In Africa, diarrhoea kills almost one in five children before their fifth birthday.

According to the 2009 census, an estimated one in five Kenyans uses the bush as a toilet - access to piped water covers only 38.4 percent of the urban population and 13.4 percent of rural residents. With Kenya’s population projected to grow by up to one million people per year, existing water and sanitation facilities will be stretched further. Rapid urbanization has meant more informal structures with little or no water and sanitation services are springing up. Slum conditions may make the settlements a breeding ground for tomorrow’s pathogens. Already, health problems such as malnutrition, diarrhoea, cholera and typhoid fever are common, especially when water is mixed with industrial and sewage effluent.

Friday, October 01, 2010

profit before people

The UK daily newspaper , the Independent , exposes the cant and hypocrisy of the British foreign policy. The UK Government is courting the regime of the indicted war criminal Omar al-Bashir by declaring that relations with Sudan have entered a "new epoch". Britain welcomed a trade delegation from the country which has near pariah status, for the first time since warrants for President Bashir's arrest were issued by the International Criminal Court (ICC) in The Hague, over atrocities in Darfur. Khartoum's high-level delegation met British government officials and business leaders to encourage investment in a country still targeted by US sanctions. The change has already seen complaints that UK diplomatic missions have been reduced to commercial agencies to drum up business.It comes after a visit by Henry Bellingham, the new minister for Africa, to Khartoum in July to boost trade and business ties. He told reporters there that Britain would be a "candid friend" to the regime in Sudan.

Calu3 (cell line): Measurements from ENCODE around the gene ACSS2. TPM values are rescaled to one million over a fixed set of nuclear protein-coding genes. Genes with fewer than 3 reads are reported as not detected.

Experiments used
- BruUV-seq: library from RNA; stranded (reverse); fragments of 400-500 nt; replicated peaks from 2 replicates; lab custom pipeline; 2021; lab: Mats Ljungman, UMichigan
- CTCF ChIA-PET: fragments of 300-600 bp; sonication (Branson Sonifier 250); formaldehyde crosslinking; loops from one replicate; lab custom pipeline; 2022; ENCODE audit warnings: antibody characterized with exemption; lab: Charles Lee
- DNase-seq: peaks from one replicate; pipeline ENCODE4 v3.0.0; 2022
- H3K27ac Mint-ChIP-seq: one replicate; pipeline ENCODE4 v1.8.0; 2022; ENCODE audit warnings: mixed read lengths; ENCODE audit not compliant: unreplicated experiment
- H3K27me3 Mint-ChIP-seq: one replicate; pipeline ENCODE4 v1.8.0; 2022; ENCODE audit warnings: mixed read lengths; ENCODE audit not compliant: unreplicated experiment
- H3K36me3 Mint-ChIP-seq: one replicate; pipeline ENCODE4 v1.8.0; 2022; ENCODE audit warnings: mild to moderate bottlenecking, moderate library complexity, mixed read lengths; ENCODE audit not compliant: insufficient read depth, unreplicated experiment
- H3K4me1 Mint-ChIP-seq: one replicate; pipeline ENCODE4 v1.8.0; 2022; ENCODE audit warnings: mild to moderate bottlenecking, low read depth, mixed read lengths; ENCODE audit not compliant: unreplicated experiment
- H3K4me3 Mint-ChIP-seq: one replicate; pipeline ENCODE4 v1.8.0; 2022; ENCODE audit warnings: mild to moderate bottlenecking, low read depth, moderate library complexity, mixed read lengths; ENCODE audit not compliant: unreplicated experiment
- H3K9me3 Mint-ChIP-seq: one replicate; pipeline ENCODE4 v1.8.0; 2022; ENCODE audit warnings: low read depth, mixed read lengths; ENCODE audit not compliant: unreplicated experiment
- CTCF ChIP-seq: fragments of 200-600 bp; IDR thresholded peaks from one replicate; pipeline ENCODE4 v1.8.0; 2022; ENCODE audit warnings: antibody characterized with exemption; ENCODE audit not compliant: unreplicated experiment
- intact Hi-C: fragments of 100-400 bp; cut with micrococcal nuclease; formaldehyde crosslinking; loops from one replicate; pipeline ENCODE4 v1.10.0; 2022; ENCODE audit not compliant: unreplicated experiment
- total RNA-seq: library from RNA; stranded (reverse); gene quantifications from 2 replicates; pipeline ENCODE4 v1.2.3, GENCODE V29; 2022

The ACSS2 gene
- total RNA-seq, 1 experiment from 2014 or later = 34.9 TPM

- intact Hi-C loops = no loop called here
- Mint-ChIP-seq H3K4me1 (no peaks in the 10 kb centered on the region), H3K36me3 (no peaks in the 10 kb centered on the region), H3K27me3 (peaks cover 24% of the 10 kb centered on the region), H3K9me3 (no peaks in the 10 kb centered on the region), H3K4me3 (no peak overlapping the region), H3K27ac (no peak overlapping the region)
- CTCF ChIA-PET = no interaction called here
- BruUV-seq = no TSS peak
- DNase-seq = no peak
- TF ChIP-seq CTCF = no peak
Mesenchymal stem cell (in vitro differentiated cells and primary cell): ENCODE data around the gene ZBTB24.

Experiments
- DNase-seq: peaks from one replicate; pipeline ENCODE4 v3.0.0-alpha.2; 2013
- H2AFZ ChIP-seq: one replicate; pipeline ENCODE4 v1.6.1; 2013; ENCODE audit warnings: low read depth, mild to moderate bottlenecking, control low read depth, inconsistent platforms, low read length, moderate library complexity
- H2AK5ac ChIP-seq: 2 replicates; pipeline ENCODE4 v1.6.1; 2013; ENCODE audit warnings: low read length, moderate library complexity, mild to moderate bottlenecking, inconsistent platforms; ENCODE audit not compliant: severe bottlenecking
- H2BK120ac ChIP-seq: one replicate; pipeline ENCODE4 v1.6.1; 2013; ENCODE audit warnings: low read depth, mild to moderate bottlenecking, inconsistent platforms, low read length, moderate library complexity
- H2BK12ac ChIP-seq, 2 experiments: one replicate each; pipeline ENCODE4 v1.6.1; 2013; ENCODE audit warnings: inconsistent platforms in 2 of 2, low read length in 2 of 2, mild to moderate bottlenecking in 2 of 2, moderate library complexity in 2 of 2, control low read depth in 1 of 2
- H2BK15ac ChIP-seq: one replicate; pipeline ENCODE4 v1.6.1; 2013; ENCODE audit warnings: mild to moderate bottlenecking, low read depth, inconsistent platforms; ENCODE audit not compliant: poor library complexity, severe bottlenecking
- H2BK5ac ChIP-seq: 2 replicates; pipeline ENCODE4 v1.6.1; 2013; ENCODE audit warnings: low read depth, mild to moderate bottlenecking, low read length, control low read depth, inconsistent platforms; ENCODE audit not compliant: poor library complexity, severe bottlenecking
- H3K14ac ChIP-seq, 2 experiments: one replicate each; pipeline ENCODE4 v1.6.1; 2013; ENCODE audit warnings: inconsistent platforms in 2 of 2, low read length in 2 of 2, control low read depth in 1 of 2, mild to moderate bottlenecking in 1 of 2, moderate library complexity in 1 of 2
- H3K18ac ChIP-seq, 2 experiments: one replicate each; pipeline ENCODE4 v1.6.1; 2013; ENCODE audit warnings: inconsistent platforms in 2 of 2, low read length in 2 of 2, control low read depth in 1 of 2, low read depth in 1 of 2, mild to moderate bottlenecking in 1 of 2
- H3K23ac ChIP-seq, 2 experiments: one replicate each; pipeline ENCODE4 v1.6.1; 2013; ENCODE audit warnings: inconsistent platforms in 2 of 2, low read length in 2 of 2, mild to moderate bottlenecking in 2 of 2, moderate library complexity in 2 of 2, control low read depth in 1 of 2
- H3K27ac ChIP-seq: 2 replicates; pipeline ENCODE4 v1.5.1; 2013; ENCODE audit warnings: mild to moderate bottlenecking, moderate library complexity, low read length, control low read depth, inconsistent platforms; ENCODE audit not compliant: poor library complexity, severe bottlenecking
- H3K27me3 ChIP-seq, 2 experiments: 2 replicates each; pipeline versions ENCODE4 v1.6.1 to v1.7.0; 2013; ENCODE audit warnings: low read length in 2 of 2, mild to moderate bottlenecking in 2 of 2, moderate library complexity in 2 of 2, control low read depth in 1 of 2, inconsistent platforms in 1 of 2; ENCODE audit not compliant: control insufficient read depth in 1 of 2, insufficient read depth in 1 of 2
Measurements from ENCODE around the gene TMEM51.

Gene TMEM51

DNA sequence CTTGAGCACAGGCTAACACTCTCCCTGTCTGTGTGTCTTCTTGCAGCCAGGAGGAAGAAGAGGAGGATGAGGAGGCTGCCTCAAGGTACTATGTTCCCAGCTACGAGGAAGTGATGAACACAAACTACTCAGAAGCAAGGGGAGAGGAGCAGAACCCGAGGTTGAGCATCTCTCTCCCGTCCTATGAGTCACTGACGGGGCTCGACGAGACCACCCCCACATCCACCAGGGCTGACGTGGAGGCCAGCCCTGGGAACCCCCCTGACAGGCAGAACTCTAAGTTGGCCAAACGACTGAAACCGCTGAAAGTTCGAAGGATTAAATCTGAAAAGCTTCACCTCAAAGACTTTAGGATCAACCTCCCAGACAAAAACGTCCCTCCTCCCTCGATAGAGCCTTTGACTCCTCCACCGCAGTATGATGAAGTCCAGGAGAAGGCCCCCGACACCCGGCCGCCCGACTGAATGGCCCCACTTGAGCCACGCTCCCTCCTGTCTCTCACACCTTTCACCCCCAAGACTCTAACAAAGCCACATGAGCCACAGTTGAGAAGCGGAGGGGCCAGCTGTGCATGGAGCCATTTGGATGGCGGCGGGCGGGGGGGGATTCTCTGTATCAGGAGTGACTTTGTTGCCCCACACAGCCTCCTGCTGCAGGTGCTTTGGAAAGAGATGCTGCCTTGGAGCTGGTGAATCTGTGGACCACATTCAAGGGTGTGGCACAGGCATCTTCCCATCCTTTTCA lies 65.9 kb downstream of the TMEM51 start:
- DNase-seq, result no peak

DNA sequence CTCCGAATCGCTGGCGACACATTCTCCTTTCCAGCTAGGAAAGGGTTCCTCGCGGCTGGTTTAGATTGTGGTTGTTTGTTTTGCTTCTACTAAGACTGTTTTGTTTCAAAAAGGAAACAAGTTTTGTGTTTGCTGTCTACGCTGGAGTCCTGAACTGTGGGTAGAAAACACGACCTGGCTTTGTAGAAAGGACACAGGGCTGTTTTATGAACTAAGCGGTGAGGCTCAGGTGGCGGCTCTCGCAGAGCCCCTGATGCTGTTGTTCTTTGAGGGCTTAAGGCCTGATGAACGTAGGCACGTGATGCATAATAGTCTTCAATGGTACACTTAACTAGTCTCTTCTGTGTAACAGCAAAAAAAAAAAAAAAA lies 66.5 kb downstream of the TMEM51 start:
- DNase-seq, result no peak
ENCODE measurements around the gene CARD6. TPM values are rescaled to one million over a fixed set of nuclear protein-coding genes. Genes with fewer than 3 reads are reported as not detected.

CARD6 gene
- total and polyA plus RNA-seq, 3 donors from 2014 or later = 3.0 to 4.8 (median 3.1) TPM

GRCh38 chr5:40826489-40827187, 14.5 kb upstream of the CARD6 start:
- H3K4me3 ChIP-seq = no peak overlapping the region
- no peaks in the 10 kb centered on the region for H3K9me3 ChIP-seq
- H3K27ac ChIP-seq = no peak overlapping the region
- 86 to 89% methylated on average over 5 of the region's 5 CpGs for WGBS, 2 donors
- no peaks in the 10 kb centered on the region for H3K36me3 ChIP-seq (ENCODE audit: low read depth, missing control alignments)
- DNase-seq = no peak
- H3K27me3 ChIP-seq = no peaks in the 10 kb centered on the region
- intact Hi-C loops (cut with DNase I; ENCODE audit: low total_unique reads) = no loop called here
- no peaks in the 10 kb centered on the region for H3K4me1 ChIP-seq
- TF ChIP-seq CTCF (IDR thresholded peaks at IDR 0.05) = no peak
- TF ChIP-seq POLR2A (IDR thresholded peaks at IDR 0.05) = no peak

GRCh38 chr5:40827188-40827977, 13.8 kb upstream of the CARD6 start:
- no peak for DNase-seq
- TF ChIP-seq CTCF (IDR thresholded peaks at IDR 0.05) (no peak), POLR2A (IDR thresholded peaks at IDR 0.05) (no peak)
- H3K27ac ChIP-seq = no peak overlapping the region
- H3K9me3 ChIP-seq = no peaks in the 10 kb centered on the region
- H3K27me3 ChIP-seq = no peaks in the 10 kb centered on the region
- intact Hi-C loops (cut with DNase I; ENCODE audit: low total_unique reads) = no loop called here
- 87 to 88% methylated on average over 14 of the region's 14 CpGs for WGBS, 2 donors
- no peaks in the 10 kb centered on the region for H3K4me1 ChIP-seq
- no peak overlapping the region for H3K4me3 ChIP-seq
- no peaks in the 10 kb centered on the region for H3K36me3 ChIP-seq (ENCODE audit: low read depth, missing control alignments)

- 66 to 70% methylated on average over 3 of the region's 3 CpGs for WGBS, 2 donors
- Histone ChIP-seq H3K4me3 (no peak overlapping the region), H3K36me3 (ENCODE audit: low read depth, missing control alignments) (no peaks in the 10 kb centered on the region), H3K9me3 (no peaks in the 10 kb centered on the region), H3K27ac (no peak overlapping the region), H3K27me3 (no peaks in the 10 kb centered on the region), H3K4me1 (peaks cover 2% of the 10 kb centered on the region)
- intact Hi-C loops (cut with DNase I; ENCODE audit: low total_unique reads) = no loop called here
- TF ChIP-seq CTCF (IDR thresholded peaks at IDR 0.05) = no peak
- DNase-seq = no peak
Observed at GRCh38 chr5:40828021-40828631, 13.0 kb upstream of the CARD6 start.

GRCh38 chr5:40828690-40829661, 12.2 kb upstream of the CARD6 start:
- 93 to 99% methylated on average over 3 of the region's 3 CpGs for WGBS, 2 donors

The "Opportunities in Sudan" networking event brought a delegation including senior members of Mr Bashir's NCP party together with British counterparts including the UK ambassador to Sudan, Nicholas Kay. Representatives of major British oil, engineering, agriculture and banking companies who attended this event were told that Sudan was full of "untapped natural resources" and that there was "a lot of money to be made". A brochure for the meeting and "networking reception" said Sudan is "endowed with rich natural resources, including oil, and has been emerging as a major oil producer". Those listed as attending on a document handed out at the event included mining companies, investment banks and security firms.